The Norwegian Winter Herring Fishery: A Story Technological Progress and Collapse Public Deposited

http://ir.library.oregonstate.edu/concern/conference_proceedings_or_journals/d504rm33c

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  • The herring stocks in the Northeast Atlantic were nearly fished to extinction in the 1970s. This collapse is usually attributed to advances in fishing technology. The impact of productivity shocks depends critically on how sensitive the fish catch is to the size of the stock. If the catch per unit of fishing effort is proportional to stock size, catches will fall proportionally with stock size. However, for herring the opposite effect seems to dominate, a low sensitivity of the catch per unit of effort to stock size. The purpose of this paper is to determine whether we can measure a statistical causal relationship between technological change and stock decline, and to determine if technological change was the cause of the low sensitivity of catch per unit of effort to stock size. To investigate the former, we define an ARMAX model by augmenting a ARIMA(1,1,2) using the price of herring and technology dummies. The price of herring is a proxy to capture changes in stock caused by fishing effort. We find that the stock was in fact resilient to all technological advances except the power block, which caused the collapse in the herring stock. To investigate the latter, we use an error-correction equation based on an expected revenue model to measure both the long- and short-run elasticity of harvest to stock size. Our results suggest that the low sensitivity of catch per unit of effort to the stock size was not long standing and can be statistically linked to technological change in the fishery.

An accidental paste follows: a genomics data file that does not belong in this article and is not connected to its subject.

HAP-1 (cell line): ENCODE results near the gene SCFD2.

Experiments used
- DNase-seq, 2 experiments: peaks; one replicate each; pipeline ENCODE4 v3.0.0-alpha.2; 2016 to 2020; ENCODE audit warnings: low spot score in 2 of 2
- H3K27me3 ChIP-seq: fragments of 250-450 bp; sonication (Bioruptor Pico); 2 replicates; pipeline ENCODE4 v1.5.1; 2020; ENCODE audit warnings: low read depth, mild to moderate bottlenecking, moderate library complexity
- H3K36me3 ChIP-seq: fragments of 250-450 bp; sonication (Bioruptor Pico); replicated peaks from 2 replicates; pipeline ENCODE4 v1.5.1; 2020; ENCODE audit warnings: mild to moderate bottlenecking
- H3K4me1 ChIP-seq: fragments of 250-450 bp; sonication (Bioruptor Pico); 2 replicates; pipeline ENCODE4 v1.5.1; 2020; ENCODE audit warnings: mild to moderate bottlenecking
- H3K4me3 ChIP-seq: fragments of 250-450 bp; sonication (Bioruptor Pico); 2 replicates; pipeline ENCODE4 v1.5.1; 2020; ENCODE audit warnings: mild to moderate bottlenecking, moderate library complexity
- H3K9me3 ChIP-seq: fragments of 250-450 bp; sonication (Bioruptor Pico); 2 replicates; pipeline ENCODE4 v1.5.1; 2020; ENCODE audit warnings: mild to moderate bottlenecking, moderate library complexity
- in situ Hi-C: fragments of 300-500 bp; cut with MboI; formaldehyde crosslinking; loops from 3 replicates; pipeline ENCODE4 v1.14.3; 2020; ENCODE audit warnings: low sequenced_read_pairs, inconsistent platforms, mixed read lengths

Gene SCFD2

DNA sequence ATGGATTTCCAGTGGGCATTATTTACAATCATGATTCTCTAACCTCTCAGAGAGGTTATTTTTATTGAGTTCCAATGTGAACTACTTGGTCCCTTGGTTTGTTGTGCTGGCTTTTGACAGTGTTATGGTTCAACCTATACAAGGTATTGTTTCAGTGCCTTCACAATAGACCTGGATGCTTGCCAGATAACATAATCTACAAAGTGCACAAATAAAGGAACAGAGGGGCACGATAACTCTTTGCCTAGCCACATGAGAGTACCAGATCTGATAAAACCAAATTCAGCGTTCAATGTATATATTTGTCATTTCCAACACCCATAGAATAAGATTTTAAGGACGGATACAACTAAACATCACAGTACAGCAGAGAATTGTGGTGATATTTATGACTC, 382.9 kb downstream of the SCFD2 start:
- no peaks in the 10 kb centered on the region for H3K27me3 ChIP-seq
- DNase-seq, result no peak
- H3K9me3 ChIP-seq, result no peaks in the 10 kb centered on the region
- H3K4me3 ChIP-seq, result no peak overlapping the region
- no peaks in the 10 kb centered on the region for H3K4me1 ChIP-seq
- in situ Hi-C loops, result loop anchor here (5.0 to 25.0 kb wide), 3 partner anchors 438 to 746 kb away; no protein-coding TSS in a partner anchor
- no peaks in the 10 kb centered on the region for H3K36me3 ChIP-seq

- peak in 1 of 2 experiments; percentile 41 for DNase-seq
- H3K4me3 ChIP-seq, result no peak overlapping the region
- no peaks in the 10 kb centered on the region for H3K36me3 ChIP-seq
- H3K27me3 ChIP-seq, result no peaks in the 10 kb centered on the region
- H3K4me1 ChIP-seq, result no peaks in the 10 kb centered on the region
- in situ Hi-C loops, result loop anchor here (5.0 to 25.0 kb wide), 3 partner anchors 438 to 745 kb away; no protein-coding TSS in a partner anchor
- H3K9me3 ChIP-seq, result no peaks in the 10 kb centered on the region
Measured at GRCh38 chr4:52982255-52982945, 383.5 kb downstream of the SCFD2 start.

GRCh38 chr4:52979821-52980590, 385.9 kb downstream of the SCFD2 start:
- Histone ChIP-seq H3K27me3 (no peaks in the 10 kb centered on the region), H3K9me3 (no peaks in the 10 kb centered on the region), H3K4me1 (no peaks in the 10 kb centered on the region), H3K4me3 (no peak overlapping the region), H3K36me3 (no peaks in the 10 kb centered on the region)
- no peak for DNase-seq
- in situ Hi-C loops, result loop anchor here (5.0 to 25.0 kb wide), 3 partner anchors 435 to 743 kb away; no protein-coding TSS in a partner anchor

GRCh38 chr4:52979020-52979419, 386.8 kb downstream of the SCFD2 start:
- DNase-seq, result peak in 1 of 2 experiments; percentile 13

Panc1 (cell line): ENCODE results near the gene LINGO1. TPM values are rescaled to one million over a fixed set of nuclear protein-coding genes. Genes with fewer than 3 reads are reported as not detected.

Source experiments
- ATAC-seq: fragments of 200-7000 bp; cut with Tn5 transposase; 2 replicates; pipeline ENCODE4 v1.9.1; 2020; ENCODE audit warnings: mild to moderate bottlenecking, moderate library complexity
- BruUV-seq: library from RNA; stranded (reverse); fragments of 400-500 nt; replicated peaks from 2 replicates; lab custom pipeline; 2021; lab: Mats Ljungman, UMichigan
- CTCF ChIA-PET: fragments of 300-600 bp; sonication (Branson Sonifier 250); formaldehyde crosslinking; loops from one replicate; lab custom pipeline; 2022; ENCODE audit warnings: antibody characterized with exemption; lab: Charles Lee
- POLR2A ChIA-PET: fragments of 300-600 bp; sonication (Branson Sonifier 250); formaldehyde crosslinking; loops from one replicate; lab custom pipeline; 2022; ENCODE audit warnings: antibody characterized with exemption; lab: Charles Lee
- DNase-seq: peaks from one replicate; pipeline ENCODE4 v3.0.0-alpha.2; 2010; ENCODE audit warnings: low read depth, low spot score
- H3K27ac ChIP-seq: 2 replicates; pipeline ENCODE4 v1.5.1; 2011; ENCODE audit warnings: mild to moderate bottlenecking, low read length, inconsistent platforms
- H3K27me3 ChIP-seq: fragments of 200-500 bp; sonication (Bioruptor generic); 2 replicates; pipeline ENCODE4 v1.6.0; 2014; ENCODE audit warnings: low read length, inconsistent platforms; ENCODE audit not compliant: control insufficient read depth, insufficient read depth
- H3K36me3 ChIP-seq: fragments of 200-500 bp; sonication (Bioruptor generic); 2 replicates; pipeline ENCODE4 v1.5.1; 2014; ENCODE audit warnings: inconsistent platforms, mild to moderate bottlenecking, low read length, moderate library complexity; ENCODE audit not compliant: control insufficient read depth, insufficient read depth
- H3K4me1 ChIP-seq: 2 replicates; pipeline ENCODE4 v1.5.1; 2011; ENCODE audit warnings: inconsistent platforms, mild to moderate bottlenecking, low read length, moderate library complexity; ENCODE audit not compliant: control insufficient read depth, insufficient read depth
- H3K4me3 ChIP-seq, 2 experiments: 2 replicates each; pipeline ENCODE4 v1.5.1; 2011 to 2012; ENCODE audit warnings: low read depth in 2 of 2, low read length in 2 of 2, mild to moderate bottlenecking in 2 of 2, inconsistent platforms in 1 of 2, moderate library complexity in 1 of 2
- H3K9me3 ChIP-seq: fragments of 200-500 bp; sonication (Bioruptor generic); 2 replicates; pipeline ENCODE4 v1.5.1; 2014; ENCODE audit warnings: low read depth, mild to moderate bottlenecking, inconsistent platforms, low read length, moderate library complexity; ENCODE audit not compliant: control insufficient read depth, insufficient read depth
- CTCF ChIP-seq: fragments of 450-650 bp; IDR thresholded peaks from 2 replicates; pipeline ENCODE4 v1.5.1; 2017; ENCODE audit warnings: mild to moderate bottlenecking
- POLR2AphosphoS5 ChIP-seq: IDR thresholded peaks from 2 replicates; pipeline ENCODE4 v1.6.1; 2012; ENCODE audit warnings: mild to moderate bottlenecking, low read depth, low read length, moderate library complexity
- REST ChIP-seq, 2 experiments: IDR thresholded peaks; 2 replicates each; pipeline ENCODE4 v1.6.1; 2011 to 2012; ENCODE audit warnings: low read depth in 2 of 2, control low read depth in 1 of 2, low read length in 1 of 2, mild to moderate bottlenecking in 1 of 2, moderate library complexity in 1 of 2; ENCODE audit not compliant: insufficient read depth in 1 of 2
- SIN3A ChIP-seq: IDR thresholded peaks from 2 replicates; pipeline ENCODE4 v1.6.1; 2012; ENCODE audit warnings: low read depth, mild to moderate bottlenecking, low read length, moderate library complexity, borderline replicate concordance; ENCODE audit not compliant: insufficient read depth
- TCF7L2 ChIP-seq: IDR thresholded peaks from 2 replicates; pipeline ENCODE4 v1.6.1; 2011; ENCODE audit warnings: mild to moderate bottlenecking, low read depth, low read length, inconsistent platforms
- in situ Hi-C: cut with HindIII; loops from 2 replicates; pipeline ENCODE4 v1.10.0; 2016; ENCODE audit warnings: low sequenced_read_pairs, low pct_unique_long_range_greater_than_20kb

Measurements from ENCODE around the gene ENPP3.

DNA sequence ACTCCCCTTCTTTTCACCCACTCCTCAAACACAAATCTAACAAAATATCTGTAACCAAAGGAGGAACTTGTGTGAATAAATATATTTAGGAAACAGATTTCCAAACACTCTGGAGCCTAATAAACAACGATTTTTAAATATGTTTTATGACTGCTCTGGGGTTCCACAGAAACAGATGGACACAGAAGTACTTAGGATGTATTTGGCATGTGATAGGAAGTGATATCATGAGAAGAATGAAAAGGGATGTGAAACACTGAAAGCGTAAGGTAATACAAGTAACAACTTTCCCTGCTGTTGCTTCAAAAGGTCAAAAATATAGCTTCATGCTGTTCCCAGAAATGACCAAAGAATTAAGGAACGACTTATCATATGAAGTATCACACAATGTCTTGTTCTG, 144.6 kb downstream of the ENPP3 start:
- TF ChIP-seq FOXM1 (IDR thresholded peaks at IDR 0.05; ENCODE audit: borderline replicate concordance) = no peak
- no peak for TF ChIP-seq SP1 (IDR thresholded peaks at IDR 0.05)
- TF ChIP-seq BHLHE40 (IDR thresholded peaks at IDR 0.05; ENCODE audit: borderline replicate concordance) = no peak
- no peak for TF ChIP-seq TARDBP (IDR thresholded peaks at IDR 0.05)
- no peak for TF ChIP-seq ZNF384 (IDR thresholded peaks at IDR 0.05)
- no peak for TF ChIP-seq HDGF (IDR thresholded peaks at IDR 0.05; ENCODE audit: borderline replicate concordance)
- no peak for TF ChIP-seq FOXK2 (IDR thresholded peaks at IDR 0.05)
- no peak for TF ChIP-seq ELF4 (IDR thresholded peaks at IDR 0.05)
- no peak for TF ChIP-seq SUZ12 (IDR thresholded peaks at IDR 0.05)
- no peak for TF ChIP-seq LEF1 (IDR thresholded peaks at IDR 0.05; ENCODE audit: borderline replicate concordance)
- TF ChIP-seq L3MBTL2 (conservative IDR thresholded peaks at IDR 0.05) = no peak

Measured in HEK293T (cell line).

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  • Hannesson, Rögnvaldur and Daniel Gordon. 2010. The Norwegian Winter Herring Fishery: A Story Technological Progress and Collapse. In: Proceedings of the Fifteenth Biennial Conference of the International Institute of Fisheries Economics & Trade, July 13-16, 2010, Montpellier, France: Economics of Fish Resources and Aquatic Ecosystems: Balancing Uses, Balancing Costs. Compiled by Ann L. Shriver. International Institute of Fisheries Economics & Trade, Corvallis, Oregon, USA, 2010.
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